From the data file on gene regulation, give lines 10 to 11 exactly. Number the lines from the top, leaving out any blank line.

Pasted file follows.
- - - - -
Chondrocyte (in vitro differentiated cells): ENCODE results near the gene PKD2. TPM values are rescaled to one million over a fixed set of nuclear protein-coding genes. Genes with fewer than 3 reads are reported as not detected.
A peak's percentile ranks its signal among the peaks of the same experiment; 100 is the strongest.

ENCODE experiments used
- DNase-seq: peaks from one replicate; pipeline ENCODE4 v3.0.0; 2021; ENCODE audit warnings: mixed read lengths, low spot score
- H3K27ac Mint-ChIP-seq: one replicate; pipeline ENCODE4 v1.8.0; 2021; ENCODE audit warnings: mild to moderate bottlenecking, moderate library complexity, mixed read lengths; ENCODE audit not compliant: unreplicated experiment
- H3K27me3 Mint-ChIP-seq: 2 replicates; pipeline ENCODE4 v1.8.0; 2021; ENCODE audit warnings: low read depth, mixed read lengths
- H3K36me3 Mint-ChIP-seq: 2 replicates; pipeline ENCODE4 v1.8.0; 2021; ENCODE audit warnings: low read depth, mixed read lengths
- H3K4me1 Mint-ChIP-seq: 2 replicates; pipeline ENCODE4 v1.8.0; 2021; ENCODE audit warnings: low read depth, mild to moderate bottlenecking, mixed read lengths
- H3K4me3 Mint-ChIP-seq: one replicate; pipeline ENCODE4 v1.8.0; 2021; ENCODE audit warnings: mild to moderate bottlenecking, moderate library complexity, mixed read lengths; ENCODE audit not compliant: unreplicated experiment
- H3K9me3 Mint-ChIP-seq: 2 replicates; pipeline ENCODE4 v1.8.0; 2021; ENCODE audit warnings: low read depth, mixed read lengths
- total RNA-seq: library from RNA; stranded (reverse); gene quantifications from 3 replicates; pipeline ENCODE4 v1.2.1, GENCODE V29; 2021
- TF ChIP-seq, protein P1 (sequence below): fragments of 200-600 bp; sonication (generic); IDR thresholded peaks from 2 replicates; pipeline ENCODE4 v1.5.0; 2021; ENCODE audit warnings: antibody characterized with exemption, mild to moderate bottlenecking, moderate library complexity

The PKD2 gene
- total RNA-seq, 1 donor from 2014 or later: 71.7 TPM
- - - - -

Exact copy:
- H3K9me3 Mint-ChIP-seq: 2 replicates; pipeline ENCODE4 v1.8.0; 2021; ENCODE audit warnings: low read depth, mixed read lengths
- total RNA-seq: library from RNA; stranded (reverse); gene quantifications from 3 replicates; pipeline ENCODE4 v1.2.1, GENCODE V29; 2021